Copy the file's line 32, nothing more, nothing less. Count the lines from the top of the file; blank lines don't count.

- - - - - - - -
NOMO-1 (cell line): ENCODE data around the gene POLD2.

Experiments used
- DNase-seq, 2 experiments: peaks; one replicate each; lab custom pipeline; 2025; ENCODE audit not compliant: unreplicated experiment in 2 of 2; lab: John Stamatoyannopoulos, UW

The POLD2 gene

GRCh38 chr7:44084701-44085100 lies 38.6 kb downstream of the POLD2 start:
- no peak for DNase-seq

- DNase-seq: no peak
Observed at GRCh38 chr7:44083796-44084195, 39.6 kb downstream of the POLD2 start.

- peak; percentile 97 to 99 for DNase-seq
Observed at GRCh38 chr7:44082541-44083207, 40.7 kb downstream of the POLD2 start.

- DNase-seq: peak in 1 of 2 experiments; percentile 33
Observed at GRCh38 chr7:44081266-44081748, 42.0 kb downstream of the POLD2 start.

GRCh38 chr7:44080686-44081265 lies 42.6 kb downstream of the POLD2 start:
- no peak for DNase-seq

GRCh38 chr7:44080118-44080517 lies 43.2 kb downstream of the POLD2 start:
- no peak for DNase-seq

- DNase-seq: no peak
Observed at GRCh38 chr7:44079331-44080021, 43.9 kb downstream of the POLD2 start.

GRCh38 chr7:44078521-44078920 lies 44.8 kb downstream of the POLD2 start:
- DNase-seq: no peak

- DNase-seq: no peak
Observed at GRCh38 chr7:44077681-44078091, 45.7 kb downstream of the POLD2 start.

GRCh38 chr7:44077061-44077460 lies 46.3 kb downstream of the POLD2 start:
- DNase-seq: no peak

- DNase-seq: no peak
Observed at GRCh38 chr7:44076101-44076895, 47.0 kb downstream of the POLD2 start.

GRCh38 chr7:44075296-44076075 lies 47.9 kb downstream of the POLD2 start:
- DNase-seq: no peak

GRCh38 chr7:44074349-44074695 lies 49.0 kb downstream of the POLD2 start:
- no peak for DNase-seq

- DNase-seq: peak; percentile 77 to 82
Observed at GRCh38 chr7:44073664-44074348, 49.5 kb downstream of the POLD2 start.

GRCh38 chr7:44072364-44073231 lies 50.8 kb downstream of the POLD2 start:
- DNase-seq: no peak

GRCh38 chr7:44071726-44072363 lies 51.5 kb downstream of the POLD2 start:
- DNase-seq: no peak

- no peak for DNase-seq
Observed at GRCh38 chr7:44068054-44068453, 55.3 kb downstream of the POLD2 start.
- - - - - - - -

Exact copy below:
Observed at GRCh38 chr7:44073664-44074348, 49.5 kb downstream of the POLD2 start.